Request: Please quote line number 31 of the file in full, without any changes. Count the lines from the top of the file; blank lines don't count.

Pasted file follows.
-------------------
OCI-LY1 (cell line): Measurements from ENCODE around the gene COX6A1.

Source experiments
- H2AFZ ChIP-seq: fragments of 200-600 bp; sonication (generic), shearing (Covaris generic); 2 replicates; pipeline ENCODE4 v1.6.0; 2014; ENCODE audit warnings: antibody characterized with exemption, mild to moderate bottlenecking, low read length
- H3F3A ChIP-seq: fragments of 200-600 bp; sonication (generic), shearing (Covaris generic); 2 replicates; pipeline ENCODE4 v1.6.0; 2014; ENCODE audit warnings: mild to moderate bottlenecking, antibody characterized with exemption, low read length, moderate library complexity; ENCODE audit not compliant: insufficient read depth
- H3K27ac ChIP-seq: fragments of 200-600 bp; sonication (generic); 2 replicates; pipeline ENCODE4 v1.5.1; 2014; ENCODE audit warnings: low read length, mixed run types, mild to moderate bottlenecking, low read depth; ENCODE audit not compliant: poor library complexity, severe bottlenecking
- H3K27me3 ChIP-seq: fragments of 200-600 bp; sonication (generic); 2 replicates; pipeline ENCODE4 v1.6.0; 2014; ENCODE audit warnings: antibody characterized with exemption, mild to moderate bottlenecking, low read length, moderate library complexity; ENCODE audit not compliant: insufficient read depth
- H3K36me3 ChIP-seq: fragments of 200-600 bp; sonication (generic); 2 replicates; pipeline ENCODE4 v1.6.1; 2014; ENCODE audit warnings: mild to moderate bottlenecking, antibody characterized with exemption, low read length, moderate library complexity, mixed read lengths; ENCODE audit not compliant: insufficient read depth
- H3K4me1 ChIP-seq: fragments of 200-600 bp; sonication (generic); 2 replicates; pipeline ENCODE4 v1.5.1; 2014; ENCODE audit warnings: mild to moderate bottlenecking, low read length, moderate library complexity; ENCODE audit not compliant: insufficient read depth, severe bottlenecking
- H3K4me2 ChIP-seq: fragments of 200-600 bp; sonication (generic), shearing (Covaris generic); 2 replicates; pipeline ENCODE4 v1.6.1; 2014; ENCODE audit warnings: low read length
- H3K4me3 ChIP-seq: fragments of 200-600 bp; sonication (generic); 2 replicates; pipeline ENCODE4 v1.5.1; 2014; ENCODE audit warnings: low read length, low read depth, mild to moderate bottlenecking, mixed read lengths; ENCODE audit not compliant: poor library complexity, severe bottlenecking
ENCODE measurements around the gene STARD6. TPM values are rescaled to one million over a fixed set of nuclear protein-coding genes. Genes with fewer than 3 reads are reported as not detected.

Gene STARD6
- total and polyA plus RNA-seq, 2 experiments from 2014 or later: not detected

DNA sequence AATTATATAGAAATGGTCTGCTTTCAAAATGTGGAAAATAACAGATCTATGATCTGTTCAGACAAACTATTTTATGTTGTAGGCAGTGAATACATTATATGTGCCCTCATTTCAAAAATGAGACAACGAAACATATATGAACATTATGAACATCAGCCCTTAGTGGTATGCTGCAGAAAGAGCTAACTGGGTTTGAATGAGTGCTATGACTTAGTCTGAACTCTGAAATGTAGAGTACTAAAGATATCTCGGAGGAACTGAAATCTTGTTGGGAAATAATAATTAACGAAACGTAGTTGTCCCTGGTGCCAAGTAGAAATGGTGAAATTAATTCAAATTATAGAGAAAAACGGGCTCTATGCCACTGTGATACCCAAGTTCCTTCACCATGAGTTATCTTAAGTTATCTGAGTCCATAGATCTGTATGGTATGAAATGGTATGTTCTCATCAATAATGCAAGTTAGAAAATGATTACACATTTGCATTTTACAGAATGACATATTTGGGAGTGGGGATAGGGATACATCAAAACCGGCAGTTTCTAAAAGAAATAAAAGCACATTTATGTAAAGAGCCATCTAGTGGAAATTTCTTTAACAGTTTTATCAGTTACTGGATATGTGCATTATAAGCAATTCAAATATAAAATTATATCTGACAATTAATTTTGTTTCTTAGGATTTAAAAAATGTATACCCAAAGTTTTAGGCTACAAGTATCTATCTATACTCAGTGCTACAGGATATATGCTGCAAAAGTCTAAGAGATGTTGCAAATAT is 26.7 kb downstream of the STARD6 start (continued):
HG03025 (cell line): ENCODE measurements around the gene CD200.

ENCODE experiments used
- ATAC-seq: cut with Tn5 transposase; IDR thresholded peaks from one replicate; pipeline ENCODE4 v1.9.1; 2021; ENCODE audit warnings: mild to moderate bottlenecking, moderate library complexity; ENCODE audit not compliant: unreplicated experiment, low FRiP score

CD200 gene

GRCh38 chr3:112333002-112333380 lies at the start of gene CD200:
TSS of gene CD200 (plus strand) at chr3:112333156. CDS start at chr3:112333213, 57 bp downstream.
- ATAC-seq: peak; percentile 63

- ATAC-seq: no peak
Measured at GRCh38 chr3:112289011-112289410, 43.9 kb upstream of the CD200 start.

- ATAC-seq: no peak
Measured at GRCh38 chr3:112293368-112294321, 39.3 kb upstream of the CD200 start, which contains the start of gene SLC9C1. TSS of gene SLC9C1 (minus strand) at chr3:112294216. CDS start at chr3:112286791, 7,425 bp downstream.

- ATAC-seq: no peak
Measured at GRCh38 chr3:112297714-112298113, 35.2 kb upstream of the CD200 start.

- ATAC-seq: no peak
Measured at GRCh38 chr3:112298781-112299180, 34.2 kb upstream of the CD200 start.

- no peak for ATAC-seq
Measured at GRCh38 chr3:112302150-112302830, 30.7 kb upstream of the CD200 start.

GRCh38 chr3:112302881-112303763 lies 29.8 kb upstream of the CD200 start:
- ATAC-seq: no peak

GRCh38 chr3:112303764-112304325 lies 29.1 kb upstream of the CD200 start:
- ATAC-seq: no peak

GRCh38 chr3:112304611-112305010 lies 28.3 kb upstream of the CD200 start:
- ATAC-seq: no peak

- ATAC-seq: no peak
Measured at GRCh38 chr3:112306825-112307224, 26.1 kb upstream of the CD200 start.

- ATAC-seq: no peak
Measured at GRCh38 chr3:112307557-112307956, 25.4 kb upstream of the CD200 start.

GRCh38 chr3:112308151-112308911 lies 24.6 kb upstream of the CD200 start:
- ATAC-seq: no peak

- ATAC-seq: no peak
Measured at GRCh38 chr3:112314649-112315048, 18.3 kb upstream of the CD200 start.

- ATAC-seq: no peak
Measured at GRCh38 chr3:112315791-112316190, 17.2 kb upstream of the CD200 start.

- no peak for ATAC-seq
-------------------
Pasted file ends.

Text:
Measured at GRCh38 chr3:112302150-112302830, 30.7 kb upstream of the CD200 start.